The reason cited is alumni control of Harvard’s Board of Trustees.
Coming back to the question of why Harvard is No. 1, Mehta said Harvard’s Board of Trustees has been controlled by its alumni since the early 1700s. In the early years, the school was a state school where the trustees were appointed by the state of Massachusetts. However, the State legislature which controlled the appointments was dominated by Harvard alumni, and therefore the Board was controlled by the alumni. The one time when this was not the case, he said, was when the legislature was no longer controlled by the alumni, due to large-scale immigration into Massachusetts. The result was so bad that Harvard eventually proposed a radical solution by asking the State to make the Board completely controlled by alumni in 1865. Another caveat was that faculty would not serve on the Board. This change which was implemented in Harvard started a similar trend in other universities. Because of this change, endowments trebled in Harvard from 1869-1978 and rose three times again in the following two decades, propelling the university to the No. 1 spot. And the reason why Harvard continues to be No. 1, Mehta says, is because its Board has been controlled by alumni for 200 years more than other universities.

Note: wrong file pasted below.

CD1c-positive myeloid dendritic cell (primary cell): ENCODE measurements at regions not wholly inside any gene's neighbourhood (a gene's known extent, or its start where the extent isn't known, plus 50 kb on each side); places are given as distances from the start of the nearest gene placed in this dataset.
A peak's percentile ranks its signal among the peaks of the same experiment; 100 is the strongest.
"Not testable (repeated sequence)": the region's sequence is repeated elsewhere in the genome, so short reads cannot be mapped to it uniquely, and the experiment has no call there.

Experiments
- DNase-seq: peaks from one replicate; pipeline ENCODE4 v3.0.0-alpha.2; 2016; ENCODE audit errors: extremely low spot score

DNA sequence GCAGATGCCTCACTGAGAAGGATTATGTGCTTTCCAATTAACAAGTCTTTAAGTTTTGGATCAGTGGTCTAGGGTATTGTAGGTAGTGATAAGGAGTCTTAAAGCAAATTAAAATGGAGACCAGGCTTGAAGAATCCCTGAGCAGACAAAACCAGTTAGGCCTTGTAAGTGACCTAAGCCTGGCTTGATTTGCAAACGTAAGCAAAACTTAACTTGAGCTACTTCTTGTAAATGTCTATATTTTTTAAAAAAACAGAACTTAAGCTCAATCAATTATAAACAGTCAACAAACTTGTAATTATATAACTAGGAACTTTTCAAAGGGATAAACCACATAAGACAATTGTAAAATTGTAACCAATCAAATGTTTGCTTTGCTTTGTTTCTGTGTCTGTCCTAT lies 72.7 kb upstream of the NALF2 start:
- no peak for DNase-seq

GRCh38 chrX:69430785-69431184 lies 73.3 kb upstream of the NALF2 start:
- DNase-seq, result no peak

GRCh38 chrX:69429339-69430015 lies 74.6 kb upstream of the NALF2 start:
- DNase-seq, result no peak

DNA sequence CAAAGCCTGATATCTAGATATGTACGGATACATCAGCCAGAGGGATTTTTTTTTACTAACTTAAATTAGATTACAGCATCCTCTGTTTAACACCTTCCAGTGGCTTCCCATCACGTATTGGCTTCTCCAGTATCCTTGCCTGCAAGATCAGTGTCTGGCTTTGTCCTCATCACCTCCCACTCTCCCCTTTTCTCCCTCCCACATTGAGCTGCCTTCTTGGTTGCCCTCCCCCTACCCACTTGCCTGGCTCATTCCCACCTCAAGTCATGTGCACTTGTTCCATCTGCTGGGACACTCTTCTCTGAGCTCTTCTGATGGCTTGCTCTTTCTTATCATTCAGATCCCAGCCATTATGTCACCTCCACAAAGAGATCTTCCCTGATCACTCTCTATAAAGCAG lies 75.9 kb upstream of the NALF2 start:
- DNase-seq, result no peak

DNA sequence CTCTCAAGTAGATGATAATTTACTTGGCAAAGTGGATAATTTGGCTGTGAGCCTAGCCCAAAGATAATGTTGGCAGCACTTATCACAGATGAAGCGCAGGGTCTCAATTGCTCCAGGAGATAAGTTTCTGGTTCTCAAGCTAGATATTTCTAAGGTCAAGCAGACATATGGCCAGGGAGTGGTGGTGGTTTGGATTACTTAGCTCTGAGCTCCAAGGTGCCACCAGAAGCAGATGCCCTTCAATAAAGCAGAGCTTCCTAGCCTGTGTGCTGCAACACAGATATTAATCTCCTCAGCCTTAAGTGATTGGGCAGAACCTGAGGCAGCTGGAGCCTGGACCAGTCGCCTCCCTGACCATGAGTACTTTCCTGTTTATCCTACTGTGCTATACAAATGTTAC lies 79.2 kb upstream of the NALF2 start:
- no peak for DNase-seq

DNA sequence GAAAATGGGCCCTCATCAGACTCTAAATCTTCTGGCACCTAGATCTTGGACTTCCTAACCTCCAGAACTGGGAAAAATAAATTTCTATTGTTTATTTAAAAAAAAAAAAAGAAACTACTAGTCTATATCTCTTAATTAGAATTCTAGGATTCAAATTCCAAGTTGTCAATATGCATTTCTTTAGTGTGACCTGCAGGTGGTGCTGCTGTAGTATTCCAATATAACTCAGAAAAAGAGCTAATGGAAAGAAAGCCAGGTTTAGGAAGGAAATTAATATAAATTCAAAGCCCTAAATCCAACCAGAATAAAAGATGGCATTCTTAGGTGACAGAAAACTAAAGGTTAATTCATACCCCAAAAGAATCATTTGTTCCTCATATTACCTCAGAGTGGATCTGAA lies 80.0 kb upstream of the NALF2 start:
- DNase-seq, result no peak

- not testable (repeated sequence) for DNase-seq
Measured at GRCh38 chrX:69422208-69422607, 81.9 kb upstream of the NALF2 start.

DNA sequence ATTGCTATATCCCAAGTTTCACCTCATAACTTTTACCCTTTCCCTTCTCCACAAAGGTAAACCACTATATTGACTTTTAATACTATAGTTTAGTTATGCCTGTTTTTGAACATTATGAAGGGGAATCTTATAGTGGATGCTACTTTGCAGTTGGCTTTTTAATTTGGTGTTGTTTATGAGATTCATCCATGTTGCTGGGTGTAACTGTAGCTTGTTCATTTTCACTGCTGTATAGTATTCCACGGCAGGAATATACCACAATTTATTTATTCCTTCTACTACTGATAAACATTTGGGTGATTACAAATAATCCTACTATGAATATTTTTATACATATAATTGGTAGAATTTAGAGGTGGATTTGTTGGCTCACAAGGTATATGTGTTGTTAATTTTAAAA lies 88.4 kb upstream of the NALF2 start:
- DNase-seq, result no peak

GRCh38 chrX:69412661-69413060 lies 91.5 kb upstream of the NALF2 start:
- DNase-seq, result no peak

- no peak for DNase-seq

Mehta also focused on reasons why alumni-controlled Boards seem to work much better. Alumni, he said, were the people who cared most about advancing the interests of their school, as they are keen to increase “the value of their sheepskin”. Transferring control of the Board to the alumni, he said, is transferring power to those who care the most about the quality and the reputation of the school. The alumni do not have to act as a unified body, as is rarely the case. The diverse views of the alumni provide for better governance in a system where governance and management of the university is separated. In order to facilitate the management, the trustees need to agree on a specific direction for the school and find a president who can deliver it on that strategy.
In conclusion, Mehta said that the Harvard model is easily transferable and reinforces the importance of meritocracy.